Paris January the 12th 1790
My Dear General
I Cannot let the packet Sail without a line from your filial friend, who, altho’ He depends on Mr Short for your information, wants to Express you those Affectionate and Respectful Sentiments that Are Never So well felt as in UnCommon Circumstances—How often, My Beloved General, Have I wanted your wise Advices and friendly Support! We Have Come thus far in the Revolution without Breaking the Ship either on the Shoal of Aristocraty, or that of faction, and Amidst the Ever Reviving efforts of the Mourners and the Ambitious we are Stirring towards a tolerable Conclusion—Now that Every thing that was is No More, a New Building is Erecting, Not perfect By far, But Sufficient to Ensure freedom, and prepare the Nation for a Convention in about ten years, where the defects May Be Mended—I will Not Enter in all the details I Have Already Related—Common Sense is writing a Book for you—there you will See a part of My Adventures—I Hope they will turn to the Advantage of My Country and Mankind in General—liberty is Sprouting about in the other parts of Europe, and I am Encouraging it By all the Means in My Power—Adieu, My Beloved General, My Best Respects wait on Mrs Washington—Remember me to Hamilton, Harrison, Knox, Lear, and all our friends—Most Respectfully and Affectionately Your Most devoted and filial friend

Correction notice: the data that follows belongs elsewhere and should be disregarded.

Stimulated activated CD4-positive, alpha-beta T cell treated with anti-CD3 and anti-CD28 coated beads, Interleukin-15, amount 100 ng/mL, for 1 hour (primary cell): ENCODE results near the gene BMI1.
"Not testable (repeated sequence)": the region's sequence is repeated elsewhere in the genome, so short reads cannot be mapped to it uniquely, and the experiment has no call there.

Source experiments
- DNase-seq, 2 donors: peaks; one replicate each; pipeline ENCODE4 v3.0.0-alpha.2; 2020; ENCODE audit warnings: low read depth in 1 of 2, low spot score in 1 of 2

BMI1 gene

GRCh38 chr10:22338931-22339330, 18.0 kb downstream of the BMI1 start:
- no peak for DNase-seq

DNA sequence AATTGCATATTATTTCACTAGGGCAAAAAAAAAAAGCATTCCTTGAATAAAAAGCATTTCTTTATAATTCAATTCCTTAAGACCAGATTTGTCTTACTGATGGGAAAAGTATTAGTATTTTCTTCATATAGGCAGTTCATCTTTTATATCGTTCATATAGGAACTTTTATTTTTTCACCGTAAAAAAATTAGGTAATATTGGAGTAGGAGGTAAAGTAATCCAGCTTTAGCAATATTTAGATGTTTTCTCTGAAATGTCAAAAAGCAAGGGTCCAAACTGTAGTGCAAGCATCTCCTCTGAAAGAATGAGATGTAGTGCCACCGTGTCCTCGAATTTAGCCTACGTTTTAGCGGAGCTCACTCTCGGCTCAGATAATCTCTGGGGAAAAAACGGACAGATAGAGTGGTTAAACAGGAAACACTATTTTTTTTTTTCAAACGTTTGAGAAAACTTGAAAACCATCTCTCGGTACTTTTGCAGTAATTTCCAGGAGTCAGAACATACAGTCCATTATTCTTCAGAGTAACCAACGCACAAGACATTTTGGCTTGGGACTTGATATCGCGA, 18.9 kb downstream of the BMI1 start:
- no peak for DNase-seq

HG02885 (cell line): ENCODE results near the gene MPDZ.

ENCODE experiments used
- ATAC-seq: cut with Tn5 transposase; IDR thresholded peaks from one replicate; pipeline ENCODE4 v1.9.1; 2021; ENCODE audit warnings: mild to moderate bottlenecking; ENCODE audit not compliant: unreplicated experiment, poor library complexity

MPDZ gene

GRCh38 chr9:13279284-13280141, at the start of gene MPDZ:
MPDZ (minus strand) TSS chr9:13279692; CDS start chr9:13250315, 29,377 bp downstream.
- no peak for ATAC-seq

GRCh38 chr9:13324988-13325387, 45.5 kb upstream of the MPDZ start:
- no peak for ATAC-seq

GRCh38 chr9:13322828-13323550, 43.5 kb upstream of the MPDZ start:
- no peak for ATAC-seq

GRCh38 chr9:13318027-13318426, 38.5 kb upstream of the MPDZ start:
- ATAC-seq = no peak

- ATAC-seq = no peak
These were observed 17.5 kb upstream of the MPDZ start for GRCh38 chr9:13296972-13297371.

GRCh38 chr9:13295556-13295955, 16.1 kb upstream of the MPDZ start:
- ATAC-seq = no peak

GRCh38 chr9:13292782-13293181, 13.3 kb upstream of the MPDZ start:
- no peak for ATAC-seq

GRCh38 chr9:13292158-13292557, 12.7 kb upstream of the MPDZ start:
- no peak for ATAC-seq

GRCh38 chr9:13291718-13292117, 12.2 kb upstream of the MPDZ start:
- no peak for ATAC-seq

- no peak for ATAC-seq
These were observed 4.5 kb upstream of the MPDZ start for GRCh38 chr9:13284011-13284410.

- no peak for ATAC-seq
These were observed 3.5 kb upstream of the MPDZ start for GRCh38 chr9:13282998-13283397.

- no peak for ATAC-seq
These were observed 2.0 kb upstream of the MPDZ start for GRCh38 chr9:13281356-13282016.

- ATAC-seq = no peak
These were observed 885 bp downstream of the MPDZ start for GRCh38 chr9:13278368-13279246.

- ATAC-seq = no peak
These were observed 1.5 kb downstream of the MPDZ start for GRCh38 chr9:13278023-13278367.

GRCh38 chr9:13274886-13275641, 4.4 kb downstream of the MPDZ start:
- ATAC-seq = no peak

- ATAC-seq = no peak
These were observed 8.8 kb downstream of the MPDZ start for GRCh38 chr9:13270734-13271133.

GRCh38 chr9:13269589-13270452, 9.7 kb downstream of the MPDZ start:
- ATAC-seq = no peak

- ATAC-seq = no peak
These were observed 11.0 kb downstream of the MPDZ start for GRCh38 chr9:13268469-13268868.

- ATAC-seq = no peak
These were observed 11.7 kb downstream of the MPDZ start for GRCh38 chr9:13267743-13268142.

I wish Mr Jay, John Adams, Wadsworth, and Doctor Franklin Could witness the difference Betwen this France, this Capital, and the once they Have Seen.